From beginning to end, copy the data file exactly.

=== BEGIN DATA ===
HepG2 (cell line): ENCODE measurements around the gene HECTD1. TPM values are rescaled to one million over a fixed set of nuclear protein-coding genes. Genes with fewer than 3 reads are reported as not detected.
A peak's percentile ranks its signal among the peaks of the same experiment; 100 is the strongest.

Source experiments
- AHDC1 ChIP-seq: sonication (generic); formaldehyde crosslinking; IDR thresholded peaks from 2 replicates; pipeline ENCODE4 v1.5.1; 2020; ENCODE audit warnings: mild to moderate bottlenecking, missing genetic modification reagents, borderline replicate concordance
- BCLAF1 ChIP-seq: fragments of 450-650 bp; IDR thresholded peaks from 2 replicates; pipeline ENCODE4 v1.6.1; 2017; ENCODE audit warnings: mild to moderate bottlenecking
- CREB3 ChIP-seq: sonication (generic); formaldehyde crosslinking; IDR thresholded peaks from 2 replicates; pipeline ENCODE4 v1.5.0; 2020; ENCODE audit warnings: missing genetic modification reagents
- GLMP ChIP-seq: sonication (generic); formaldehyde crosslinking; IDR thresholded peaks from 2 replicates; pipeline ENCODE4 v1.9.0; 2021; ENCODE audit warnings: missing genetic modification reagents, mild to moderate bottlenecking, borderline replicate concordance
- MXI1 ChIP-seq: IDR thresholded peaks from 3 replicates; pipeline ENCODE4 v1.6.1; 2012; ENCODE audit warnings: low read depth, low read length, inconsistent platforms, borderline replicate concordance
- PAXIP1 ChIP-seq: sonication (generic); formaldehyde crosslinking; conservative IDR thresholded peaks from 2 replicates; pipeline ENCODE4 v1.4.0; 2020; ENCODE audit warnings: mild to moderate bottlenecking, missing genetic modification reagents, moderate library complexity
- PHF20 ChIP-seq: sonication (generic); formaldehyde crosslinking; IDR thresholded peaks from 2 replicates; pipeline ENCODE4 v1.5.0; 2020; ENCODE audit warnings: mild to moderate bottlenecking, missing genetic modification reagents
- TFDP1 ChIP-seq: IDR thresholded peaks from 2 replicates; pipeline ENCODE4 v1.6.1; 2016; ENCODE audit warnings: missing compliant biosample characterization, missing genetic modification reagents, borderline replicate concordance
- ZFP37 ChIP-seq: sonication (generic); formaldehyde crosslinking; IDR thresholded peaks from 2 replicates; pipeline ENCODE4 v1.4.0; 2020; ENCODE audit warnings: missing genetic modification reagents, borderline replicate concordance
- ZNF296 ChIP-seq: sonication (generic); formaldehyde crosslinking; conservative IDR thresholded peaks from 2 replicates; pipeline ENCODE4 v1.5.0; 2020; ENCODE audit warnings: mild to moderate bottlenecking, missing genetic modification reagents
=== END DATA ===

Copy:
HepG2 (cell line): ENCODE measurements around the gene HECTD1. TPM values are rescaled to one million over a fixed set of nuclear protein-coding genes. Genes with fewer than 3 reads are reported as not detected.
A peak's percentile ranks its signal among the peaks of the same experiment; 100 is the strongest.

Source experiments
- AHDC1 ChIP-seq: sonication (generic); formaldehyde crosslinking; IDR thresholded peaks from 2 replicates; pipeline ENCODE4 v1.5.1; 2020; ENCODE audit warnings: mild to moderate bottlenecking, missing genetic modification reagents, borderline replicate concordance
- BCLAF1 ChIP-seq: fragments of 450-650 bp; IDR thresholded peaks from 2 replicates; pipeline ENCODE4 v1.6.1; 2017; ENCODE audit warnings: mild to moderate bottlenecking
- CREB3 ChIP-seq: sonication (generic); formaldehyde crosslinking; IDR thresholded peaks from 2 replicates; pipeline ENCODE4 v1.5.0; 2020; ENCODE audit warnings: missing genetic modification reagents
- GLMP ChIP-seq: sonication (generic); formaldehyde crosslinking; IDR thresholded peaks from 2 replicates; pipeline ENCODE4 v1.9.0; 2021; ENCODE audit warnings: missing genetic modification reagents, mild to moderate bottlenecking, borderline replicate concordance
- MXI1 ChIP-seq: IDR thresholded peaks from 3 replicates; pipeline ENCODE4 v1.6.1; 2012; ENCODE audit warnings: low read depth, low read length, inconsistent platforms, borderline replicate concordance
- PAXIP1 ChIP-seq: sonication (generic); formaldehyde crosslinking; conservative IDR thresholded peaks from 2 replicates; pipeline ENCODE4 v1.4.0; 2020; ENCODE audit warnings: mild to moderate bottlenecking, missing genetic modification reagents, moderate library complexity
- PHF20 ChIP-seq: sonication (generic); formaldehyde crosslinking; IDR thresholded peaks from 2 replicates; pipeline ENCODE4 v1.5.0; 2020; ENCODE audit warnings: mild to moderate bottlenecking, missing genetic modification reagents
- TFDP1 ChIP-seq: IDR thresholded peaks from 2 replicates; pipeline ENCODE4 v1.6.1; 2016; ENCODE audit warnings: missing compliant biosample characterization, missing genetic modification reagents, borderline replicate concordance
- ZFP37 ChIP-seq: sonication (generic); formaldehyde crosslinking; IDR thresholded peaks from 2 replicates; pipeline ENCODE4 v1.4.0; 2020; ENCODE audit warnings: missing genetic modification reagents, borderline replicate concordance
- ZNF296 ChIP-seq: sonication (generic); formaldehyde crosslinking; conservative IDR thresholded peaks from 2 replicates; pipeline ENCODE4 v1.5.0; 2020; ENCODE audit warnings: mild to moderate bottlenecking, missing genetic modification reagents